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Changes

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Changes

THERE are a number of technology changes in the wind for Access developers, and they can be summed up in two phrases: ADO.NET and Access 2002. It’s important to remember that none of these technologies make your current tools obsolete. You don’t have to upgrade to Access 2002, and you don’t have to install ADO.NET.

That might not sound like the typical advice from the editor of a technology-driven newsletter. However, technology should be your servant, not your master. For any particular technology, you should move to the tool only if it offers you real benefits in your current and future applications. The benefits are relatively easy to enumerate: increased developer productivity, greater stability, and more functionality for your clients. What does drive you to change technology, more often than not, are changes in the business that you support.

I’ve seen the next version of Access, and I’m impressed. Access 2002 impresses me because it does a much better job of moving from desktop to client/server applications. If you’re like me, you started creating Access applications using the Jet database. It was easy; it was fast; and you could create powerful applications very quickly. Jet remains the best of the “desktop databases,” the natural heir of dBase and Paradox. Over time, though, Jet has become less acceptable for production systems.

There are some inherent limitations in using Jet for systems that people depend upon. With Jet, every user on a separate computer loads their own personal copy of the Jet database engine. This means that a single MDB file is being beaten up on from many different sources. In this environment, there’s a whole bunch of things that you can’t do. Coordinated transaction management is out of the question, for instance, because a single transaction log can’t be maintained by all of the database engines. The absence of a single transaction log and the presence of multiple database engines limits your ability to manage database integrity and places an upper limit on performance.

As companies have become more and more dependent on their computer systems, and as the expectations that users have about those system have increased, desktop databases have become obsolete.

You’re going to have to move to creating client/server databases in the future.

With client/server databases, all of the copies of Access that share data send their requests to a single database engine, be it SQL Server or Oracle or anything else. That single database engine manages the data file and co-ordinates all requests from all clients. The engine can maintain a single transaction log, and performance can be optimized on the server computer. More importantly, the database engine typically runs on the same computer as the database file. As a result, data doesn’t have to be pulled over the network for most processing activities. In one test that I ran, switching from Jet to a client/server database reduced network requests by 66 percent and network data transfers by 75 percent.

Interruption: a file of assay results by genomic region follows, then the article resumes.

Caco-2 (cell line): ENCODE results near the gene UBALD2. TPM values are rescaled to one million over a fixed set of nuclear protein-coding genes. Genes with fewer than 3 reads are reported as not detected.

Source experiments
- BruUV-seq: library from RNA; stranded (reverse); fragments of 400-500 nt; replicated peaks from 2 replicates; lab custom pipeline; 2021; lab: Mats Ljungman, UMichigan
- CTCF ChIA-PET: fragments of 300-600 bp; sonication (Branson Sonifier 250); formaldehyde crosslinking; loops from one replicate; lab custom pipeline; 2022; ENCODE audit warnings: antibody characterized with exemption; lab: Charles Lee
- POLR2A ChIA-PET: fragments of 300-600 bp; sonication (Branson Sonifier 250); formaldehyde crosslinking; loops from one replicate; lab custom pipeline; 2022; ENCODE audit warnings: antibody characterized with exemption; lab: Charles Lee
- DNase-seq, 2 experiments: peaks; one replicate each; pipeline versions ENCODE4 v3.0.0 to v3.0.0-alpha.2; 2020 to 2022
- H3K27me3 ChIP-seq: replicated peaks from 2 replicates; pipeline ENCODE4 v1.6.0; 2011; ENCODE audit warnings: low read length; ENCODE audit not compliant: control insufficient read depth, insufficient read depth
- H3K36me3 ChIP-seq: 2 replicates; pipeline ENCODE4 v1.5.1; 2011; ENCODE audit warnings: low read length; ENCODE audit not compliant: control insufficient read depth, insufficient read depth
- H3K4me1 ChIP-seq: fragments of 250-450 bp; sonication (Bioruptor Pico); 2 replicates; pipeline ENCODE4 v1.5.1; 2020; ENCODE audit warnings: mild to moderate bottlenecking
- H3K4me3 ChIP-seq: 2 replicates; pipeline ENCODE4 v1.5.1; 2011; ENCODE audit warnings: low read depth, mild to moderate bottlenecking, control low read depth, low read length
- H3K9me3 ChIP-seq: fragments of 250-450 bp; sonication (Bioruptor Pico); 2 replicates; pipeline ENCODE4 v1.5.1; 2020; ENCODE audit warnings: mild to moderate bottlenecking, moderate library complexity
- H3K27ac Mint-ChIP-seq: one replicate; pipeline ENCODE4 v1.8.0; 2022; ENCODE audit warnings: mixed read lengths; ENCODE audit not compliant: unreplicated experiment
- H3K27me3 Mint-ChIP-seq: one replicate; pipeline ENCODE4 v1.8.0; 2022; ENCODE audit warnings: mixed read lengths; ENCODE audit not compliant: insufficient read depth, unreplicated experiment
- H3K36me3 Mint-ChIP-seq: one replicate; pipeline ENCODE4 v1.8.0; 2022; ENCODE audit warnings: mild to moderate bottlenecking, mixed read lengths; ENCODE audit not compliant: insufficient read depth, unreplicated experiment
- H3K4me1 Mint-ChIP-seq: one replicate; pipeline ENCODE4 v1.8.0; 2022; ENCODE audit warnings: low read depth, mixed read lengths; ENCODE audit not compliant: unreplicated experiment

What does this have to do with Access 2002 and ADO.NET? Both are technologies that are designed to work well in distributed environments. The big news for client/server development in Access is the change in Access Data Projects (ADP)—the Access client/server environment for SQL Server. Microsoft has been working very hard to make the ADP environment look as much like Jet as possible. The table design window now no longer looks like a visitor from another planet. You can set Cascade Delete in a Relationship without having to write a trigger.

I’m not going to tell you that working in an ADP is just like working with Jet. Client/server application development is different from desktop development, and the development environment has to reflect that. There are more and different things to learn. The fundamental principles don’t change, but breaking them might be more painful. If you were basing your form on a table and using a filter to limit the display to the one record that you want—well, it’s foolish with Jet and probably fatal with SQL Server.

Access can still be your rapid application development tool for database applications. But I suspect that you’re going to have to change the kind of database that you’ll use in the next couple of years. It’s not hard. In fact, it’s kind of fun. And if your business pushes you to that change, Access 2002 might be a good choice for you. We’ll be reporting on Access 2002 over the coming months to help you make up your own mind.